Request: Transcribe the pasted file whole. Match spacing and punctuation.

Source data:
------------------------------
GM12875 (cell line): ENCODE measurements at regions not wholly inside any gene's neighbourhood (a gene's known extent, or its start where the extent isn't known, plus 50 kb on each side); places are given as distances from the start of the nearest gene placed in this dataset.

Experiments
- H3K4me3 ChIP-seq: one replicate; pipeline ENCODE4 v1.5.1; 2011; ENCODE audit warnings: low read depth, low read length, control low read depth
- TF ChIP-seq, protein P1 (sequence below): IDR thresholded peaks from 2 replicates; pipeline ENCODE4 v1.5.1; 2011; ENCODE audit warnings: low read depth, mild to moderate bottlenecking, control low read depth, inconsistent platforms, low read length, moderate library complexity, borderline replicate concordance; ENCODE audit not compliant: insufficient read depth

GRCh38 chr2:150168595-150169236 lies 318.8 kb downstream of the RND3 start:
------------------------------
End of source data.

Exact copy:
GM12875 (cell line): ENCODE measurements at regions not wholly inside any gene's neighbourhood (a gene's known extent, or its start where the extent isn't known, plus 50 kb on each side); places are given as distances from the start of the nearest gene placed in this dataset.

Experiments
- H3K4me3 ChIP-seq: one replicate; pipeline ENCODE4 v1.5.1; 2011; ENCODE audit warnings: low read depth, low read length, control low read depth
- TF ChIP-seq, protein P1 (sequence below): IDR thresholded peaks from 2 replicates; pipeline ENCODE4 v1.5.1; 2011; ENCODE audit warnings: low read depth, mild to moderate bottlenecking, control low read depth, inconsistent platforms, low read length, moderate library complexity, borderline replicate concordance; ENCODE audit not compliant: insufficient read depth

GRCh38 chr2:150168595-150169236 lies 318.8 kb downstream of the RND3 start: